, bringing wind, rain, and snow to parts of the mid-atlantic and northeastern u.s. she has cut a path of destruction, flooding, and massive power outages as the death toll from the storm stands at 17 across seven states. even as sandy makes her way to canada, the destruction is devastating. high winds pushed the atlantic ocean up and over seawalls, flooding entire neighborhoods. the wind and water teamed up to cut power to millions of people along the eastern seaboard. the storm surge even continued today as sandy tracked through western pennsylvania and new york state. the storm has affected an estimated one out of every five americans, bringing some business to a standstill over flooding, closed airports, and no public transportation. while rescue efforts continue tonight, early damage estimates are still rough, running between $10 billion and $20 billion, according to eqecat. hurricane irene did $10 billion damage 14 months ago. >> susie: wall street was closed again today for the second straight day because of hurricane sandy. this is the first two-day weather-related shutdown sin
such a weakened position that it's forced us to open ourselves to any mets -- methods, be it outsourcing and leveraging that private effort in capital and just letting you do your thing. in some ways we could be the libertarian dream here. [laughter] >> i saw two people leave the room. [laughter] here's a question, what's the advice for do detroit? overlap, overlay, not an ip instant city in china, right? there's no unified government, it's fragmented at the bureaucracy level, and there's this capacity issue, serious capacity issue within government. what's the advice? >> well, i don't suspect that a lot of the entrepreneurs in this room who are the talent pool for the next economy in detroit are thinking how do i get a job with the city. so -- >> no career advice. >> no, but i mean, seriously. the young talent pool, the 20-somethings and 30-somethings are not thinking about the public sector as a career path. so let's just be blunt and honest. the city is not going to be able to harness the talent that's there that will get the city to the next place. so invert the qu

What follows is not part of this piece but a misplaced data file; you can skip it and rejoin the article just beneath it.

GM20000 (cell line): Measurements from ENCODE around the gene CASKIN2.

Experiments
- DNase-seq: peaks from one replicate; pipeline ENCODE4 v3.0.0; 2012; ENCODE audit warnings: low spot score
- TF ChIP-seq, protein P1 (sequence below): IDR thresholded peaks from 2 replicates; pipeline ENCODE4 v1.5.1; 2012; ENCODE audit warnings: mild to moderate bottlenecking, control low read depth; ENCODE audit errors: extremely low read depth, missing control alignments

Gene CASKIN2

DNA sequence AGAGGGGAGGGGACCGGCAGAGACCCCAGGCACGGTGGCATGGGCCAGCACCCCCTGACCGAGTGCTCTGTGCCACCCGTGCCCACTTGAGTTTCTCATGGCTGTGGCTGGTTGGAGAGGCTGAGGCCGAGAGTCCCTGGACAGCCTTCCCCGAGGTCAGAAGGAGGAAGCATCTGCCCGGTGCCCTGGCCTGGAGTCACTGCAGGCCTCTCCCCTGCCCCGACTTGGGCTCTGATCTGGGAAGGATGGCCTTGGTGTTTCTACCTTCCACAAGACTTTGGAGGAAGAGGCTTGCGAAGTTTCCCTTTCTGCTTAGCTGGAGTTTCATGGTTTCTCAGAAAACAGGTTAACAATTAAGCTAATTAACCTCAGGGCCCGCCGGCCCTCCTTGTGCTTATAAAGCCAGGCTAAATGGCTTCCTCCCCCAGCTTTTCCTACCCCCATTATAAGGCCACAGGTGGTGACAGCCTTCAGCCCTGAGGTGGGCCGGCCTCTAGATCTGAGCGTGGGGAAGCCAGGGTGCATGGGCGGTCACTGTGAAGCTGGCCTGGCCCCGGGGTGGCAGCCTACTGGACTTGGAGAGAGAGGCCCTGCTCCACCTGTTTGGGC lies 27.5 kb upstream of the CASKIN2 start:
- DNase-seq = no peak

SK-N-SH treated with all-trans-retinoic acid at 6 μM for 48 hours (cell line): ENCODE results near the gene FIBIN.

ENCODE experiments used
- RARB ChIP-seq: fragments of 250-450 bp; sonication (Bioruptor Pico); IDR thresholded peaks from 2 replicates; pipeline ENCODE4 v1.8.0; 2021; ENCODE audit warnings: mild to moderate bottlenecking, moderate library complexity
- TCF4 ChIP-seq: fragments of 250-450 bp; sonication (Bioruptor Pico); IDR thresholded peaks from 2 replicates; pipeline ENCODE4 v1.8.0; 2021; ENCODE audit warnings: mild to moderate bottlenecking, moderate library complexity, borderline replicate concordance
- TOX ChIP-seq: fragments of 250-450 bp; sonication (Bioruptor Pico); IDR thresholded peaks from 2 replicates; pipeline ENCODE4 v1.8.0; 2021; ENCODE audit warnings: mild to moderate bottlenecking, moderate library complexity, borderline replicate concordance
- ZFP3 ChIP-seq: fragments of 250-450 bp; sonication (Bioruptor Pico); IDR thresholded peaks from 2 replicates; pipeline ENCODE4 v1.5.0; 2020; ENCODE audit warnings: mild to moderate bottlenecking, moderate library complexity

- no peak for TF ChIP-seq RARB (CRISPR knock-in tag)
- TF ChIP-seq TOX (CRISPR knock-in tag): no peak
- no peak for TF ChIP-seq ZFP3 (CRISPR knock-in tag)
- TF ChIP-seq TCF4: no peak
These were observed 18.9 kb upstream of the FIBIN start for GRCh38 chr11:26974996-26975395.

people that have been working with us for a long time to move this piece forward so we can go ahead and start building. thank you very much. >> thank you. any other speakers? seeing none, public comment is closed. colleague, is there a motion to split the legislation? without objection we're spliting it. >> no objection. >> and then miss miller, so we vote separately on both of the items. which one do we vote on first? >> the original legislation. >> so for the original legislation, colleagues, can we move that forward without objection? great. and on the split --. >> mr. chair, the original legislation i believe is being continued and the divided legislation is being recommended. >> so let's rescind -- we didn't vote on the first item, so is there any objection to continuing the first item to the call of the chair? i don't see where -- to the call of the chair. is there any objection to continuing it? seeing none. now a vote on the split item that's before us. can we move that forward without objection, colleagues? thank you. . >> thank you, colleagues, thank you, mr. cha